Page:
Is touring in Europe different from America? What was favorite show in your career?
Timothy: Yes, touring in Europe is very different than touring in the States. For one, we are much further from home, which presents logistical challenges. But we also value touring in Europe very much. People in Europe seem, in general, to be very appreciative of strange art and music, and that works in our favor. And as you’ve heard from other bands, I’m sure, the day to day aspects of touring in Europe are a luxury for bands from the States… knowing every night you’ll have a decent meal, place to sleep, etc., these things are not always the case for bands like us when we tour at home. As for a favorite show, there is no way I could pick just one. We’ve been at this for over fifteen years now, been fortunate to tour all over the place. There are just too many wonderful memories to pick just one.

Where did the idea of split release with Zatokrev come from? It is more than interesting considering that you come from two different continents, different worlds and histories, and first of all play different styles of music?
Timothy: We first met the guys from Zatokrev, I believe, on our first European tour in 2009. An immediate friendship was struck, and we’ve just managed to maintain that over the years. Every time we are in Europe we seem to have an opportunity to see them or play some shows together here and there. I am sure that along the way we daydreamed many times about eventually working together in some capacity, and things just worked out that we were able to make that happen. I’m happy that you find the concept intriguing. We also think that the differences and similarities make for a nice melding of two bands.

How was working with guys from Zatokrev? Can you tell more about “BIGOD”, for all those who haven’t chance to hear it yet?
Timothy: Working with them was very rewarding. We are inspired by their historic output, and their contributions for the split were no different. The split is essentially four songs, two from each bands. Both bands had a chance to contribute some vocals for the other’s songs. We wanted the feel of the release to really feel like more of a complete album than a split, and I think we’ve achieved that. It’s being released as a double LP and CD by Consouling Sounds out of Belgium and as a digital release by Czar of Crickets Productions from Switzerland. We are very excited to finally be able to share it with the world.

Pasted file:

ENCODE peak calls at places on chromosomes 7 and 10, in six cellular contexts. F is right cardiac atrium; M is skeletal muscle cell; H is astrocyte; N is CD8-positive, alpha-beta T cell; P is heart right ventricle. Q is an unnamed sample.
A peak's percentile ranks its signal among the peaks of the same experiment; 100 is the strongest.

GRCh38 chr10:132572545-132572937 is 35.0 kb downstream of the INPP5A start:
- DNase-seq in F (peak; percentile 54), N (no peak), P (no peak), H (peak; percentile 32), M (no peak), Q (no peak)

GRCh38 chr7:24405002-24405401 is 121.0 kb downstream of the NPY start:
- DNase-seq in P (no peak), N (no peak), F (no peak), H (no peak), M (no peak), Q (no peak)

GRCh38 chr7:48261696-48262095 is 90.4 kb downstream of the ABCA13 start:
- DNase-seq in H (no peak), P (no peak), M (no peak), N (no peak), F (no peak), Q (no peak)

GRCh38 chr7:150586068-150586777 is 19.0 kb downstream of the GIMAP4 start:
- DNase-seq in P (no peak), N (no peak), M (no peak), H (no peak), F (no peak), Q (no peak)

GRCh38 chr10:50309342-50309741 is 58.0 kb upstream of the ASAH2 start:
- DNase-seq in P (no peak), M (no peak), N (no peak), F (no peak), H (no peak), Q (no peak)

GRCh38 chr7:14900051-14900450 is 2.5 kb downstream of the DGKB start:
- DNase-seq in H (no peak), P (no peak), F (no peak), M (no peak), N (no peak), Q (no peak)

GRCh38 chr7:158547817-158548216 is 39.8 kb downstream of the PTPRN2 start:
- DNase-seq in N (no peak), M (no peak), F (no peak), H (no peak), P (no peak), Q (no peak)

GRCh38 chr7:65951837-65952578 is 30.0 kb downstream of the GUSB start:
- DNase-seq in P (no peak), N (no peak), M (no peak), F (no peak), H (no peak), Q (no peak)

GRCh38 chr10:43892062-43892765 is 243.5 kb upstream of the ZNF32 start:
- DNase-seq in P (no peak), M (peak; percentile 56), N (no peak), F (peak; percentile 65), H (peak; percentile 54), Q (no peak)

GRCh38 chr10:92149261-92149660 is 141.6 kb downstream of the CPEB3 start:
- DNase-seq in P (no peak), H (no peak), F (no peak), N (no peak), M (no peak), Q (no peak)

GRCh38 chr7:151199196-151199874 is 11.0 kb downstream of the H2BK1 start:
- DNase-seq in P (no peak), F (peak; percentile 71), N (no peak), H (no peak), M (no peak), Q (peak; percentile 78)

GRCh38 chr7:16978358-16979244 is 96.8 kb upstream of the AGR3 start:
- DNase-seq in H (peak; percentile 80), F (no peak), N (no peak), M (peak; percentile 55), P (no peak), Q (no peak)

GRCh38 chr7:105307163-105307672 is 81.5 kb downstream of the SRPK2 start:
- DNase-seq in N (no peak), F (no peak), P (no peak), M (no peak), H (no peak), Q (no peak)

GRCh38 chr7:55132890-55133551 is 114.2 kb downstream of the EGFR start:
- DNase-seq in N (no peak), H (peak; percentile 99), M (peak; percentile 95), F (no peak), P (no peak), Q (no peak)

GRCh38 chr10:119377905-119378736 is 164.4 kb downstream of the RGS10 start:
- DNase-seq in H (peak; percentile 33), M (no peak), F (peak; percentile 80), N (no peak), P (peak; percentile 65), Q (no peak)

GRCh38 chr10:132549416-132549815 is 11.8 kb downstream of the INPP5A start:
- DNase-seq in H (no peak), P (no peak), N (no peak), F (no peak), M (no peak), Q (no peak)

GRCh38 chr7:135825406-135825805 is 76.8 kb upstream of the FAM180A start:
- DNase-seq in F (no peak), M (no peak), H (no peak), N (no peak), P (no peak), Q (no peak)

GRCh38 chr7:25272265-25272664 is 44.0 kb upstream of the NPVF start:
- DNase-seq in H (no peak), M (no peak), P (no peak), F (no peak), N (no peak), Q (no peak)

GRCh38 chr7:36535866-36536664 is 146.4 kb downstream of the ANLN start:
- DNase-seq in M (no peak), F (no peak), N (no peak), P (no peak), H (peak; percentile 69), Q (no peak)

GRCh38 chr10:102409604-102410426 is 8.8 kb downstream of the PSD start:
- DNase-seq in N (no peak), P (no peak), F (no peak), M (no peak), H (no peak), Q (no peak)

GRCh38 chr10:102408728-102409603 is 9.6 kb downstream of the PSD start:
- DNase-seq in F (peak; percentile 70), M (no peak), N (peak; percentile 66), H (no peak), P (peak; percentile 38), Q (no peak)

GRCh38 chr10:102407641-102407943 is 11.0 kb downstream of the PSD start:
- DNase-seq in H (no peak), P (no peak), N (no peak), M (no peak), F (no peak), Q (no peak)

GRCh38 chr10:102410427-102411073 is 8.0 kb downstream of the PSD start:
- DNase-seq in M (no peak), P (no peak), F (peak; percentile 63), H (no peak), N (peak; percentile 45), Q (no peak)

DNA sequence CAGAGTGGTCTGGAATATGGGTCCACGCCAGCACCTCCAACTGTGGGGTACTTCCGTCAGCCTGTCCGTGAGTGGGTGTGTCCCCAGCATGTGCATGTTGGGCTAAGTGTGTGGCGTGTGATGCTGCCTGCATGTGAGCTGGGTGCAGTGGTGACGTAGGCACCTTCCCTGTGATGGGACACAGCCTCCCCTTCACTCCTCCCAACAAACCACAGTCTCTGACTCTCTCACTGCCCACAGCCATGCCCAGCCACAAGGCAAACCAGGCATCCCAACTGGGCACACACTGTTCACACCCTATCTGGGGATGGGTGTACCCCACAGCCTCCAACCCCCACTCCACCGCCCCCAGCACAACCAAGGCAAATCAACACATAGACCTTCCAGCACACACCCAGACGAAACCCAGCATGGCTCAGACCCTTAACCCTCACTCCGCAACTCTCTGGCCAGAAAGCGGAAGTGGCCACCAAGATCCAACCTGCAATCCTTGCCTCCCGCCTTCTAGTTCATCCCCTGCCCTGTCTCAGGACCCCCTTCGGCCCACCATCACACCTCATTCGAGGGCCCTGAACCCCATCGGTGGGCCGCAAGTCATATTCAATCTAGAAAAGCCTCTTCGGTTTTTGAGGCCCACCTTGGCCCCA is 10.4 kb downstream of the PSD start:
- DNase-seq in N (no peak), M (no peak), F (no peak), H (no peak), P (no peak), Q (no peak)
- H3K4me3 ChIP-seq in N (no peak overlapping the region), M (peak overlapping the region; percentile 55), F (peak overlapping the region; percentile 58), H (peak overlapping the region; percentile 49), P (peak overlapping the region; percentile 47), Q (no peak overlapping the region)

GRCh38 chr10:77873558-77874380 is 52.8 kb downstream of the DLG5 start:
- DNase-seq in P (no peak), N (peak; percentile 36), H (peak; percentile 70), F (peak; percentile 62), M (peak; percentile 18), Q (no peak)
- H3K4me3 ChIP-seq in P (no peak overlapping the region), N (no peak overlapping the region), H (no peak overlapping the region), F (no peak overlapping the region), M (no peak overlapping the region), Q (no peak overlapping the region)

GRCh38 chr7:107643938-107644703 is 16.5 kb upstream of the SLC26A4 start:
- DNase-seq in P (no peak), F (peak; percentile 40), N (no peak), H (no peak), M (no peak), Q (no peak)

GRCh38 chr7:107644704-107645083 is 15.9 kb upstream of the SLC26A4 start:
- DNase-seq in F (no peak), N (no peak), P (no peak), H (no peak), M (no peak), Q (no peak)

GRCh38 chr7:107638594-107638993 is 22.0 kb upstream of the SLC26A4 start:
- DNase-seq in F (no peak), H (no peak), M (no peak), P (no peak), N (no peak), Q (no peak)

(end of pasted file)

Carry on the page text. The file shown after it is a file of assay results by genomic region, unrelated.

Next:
Any plans for new full-length album in near future?
Timothy: There are no specific plans right now, but we certainly have started thinking towards a new full length. The time and effort spent on the split was also a chance for us to work out some new approaches to writing and recording, and that will be valuable when the actual work on a new full length begins. There are many many ideas in the works now, and at some point in the near future we will begin the process of taking those ideas and putting them into motion.

In a week your heading to Europe on tour with Zatokrev and we’ll se you on October 27th in Belgrade… Any message for Serbian fans?
Timothy: Yes, we are very excited to FINALLY be able to visit Serbia for the first time. We’ve received messages over the years asking when we will be there, and it’s always disappointing to not have a good answer to that question. We hope that people are as excited as we are. We know that we will do our best to help create a very special night for everyone that decides to spend their most valuable currency, their time, with us. We can’t wait to be there!

About the author

Jadranka Balaš

Editor

Contact
jadranka@hardwiredmagazine.com